TRINDI (Task Oriented Instructional Dialogue) is concerned with the
use of natural language in human-machine interaction that enables the
human to make choices in the performance of a certain task (task oriented instructional dialogues). As one
example of this we consider Route Planning as a basic scenario. The
application of the research to other scenarios (such as Machine Repair
and Software Help) is also being considered. The emphasis of the
project is on finding an appropriate way to represent the information
which is exchanged in a dialogue. In doing this the project builds on
results from a previous LRE project FraCaS (A Framework for
Computational Semantics). This is a prerequisite for the
development of technologies for machines with more understanding than
those presently available in dialogue technology.
The project began work 1st February, 1998. One of the first tasks was
to characterize and evaluate the three scenarios and define their role
in the project. This gave us a focus to do a brief survey of
currently available technology, looking at a number of dialogue
management systems and dialogue design toolkits. We needed to develop
a metric for evaluating such systems in terms of their ability to
handle information exchange, that is, to quantify the degree of
understanding present in a system or allowed for by the tools in a
We needed to find a computationally viable way of representing the
process of information exchange in the kind of dialogues we are
concerned with and to test this by annotating sample dialogues and
Final versions of deliverables on these topics are scheduled for
February, 1999 after the completion of the first year of the project.
This work will position us for the building of a computational model
We are mainly concentrating on the Autoroute Scenario (of the three we
are concerned with). It is a route planning task for which we have a
working (keyboard input) dialogue system at SRI Cambridge.
The application that actually plans the route (`Autoroute') is a
commercially available PC software package distributed free by many
suppliers bundled as part of Windows. The
Autoroute scenario is typical of those for which
implementations of spoken dialogue systems are commercially
attractive: the task involves acquiring certain pieces of information
- too many to be displayed as menu items - and then optionally some
further details which can then be used to interrogate an application
Several projects within Europe have been looking at on-board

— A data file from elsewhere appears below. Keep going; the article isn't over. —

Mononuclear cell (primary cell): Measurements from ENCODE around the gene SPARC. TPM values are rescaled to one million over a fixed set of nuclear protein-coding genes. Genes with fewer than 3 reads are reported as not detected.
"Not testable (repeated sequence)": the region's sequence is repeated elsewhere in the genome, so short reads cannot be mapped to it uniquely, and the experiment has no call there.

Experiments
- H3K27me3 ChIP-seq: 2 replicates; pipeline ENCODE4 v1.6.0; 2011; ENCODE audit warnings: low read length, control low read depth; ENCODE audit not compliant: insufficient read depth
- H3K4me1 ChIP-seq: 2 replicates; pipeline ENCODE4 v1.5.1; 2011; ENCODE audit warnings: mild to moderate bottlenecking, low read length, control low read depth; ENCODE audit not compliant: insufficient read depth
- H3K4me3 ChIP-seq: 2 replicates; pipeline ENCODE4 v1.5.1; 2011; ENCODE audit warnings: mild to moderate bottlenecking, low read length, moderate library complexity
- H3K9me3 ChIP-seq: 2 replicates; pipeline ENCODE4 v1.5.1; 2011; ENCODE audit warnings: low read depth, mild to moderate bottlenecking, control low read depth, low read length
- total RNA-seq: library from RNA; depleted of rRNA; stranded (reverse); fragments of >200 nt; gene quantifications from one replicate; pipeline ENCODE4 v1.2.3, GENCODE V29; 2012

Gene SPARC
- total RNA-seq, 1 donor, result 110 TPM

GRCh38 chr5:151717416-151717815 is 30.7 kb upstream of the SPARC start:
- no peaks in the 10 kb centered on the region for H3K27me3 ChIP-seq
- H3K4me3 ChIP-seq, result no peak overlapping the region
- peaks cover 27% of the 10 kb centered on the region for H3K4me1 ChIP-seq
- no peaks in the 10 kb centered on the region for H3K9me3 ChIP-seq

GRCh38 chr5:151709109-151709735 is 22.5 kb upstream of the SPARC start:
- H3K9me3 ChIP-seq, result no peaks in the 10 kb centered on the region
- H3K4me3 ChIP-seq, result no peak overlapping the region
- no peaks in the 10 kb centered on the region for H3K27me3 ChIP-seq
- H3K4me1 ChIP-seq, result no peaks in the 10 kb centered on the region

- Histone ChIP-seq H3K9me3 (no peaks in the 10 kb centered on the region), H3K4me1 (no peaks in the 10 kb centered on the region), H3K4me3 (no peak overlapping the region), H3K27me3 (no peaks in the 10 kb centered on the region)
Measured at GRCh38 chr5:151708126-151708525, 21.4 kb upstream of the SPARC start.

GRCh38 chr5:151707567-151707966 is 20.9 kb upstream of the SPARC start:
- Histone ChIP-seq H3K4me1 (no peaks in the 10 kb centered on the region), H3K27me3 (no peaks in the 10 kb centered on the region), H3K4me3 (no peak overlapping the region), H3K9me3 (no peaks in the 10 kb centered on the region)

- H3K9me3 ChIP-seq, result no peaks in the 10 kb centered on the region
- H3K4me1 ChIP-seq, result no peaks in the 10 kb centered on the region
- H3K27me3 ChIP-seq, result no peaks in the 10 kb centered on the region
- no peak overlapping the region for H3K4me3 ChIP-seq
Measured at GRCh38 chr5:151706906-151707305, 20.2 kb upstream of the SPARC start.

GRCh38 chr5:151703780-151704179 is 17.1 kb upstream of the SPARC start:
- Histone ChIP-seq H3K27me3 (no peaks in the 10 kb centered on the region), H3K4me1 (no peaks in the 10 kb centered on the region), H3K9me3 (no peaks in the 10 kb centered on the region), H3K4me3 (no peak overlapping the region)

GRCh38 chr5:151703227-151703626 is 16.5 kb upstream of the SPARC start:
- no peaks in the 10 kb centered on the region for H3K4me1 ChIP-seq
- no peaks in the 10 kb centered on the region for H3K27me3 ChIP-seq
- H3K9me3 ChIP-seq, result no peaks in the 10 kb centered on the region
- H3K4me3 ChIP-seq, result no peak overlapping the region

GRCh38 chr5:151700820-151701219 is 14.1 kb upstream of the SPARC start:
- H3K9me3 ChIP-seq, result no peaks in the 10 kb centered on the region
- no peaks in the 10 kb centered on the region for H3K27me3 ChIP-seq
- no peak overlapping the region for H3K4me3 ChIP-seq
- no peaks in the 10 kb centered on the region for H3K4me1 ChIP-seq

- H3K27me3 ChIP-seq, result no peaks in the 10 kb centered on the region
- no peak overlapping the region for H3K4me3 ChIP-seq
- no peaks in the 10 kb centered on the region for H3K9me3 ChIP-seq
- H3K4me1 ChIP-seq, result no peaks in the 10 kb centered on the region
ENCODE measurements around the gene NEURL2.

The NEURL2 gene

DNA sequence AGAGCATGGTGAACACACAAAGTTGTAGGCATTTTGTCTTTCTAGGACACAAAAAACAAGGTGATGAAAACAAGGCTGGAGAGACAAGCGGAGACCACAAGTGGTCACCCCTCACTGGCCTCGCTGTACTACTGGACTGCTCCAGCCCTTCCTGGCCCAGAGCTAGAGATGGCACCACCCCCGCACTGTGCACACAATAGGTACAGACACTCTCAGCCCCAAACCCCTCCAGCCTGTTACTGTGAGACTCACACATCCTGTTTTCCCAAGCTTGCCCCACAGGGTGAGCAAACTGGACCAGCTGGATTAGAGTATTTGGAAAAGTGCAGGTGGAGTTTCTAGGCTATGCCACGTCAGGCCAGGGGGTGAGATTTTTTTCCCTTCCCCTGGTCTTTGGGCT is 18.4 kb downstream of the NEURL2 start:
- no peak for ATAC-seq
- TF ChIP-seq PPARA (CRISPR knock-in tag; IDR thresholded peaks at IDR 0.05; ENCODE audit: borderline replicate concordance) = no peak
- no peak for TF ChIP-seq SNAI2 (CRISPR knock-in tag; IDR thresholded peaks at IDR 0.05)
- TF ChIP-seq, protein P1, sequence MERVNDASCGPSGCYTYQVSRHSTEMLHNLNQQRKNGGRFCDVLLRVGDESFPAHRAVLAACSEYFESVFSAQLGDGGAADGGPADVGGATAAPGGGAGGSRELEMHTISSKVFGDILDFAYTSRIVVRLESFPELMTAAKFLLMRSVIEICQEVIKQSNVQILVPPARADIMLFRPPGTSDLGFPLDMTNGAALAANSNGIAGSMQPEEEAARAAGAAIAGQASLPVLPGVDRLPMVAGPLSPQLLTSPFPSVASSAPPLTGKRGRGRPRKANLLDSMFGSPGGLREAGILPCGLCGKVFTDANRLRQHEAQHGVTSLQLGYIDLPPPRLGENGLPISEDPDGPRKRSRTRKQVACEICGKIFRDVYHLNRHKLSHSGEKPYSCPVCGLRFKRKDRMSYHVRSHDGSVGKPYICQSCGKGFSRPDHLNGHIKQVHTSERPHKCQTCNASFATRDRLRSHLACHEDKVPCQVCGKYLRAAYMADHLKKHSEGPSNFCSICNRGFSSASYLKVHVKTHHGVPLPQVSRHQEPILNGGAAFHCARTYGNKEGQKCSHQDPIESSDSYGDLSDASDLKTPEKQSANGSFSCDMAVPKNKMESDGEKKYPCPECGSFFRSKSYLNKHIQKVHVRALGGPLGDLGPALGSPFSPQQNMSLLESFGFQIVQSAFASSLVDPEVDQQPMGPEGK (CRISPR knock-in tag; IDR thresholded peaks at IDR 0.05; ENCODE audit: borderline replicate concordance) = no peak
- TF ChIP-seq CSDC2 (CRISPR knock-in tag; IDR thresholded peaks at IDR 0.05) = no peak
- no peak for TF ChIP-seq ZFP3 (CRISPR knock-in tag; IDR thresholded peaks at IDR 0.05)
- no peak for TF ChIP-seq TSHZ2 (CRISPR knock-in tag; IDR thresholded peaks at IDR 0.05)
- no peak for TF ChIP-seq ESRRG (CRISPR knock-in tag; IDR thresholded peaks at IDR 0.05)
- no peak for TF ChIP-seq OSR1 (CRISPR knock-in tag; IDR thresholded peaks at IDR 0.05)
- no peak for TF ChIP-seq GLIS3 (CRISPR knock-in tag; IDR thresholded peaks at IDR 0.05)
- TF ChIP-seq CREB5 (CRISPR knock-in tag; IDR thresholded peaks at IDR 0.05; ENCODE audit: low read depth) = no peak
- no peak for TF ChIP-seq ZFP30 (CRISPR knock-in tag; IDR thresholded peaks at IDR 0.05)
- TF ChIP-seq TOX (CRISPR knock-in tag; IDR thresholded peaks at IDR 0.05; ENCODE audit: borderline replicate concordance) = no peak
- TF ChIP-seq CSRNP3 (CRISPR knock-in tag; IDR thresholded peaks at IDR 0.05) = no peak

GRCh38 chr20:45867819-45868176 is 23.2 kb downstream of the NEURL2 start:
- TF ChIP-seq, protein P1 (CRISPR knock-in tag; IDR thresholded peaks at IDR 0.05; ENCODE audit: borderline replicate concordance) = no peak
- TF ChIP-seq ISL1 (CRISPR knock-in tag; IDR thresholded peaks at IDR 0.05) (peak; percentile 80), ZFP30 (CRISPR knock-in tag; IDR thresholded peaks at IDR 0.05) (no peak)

navigation aids as an attractive and useful feature for the car of the
future, and some simple commercial voice-driven navigation aids are
already available. Voice operation has obvious advantages in the
In surveying current dialogue systems and toolkits we focussed on how
and to what extent they are sensitive to the current dialogue context,
and how and to what extent they can use dialogue in furthering the
The commercially most advanced of the systems we looked at, Nuance's Dialog Builder application, is a means
for declaring who can speak on the basis of generating or recognizing
predefined utterances. Making a proactive contribution requires one
to have aims and objectives relating to the conversation based on
representations of information already exchanged. The Trains system is the most complex of those we
looked at in this respect and the system continually attempts to infer
the user's overall plan.
The choice currently is between robust systems with little or no
attempt at understanding and knowledge intensive systems which are
limited by their brittleness. There is a need for robust technology
enhanced by representations of information that will aid systems to
make proactive contributions in limited task oriented dialogues.
Why do people engaged in a dialogue say what they say when they say it
and what effect do their contributions have on the information
available to the participants in the dialogue? These are central
questions for the automation of dialogue.
Machines need to have simple strategies that simulate aspects of human
dialogue behaviour. The strategies need to be simple enough to be
computationally robust and yet complex enough to make the dialogues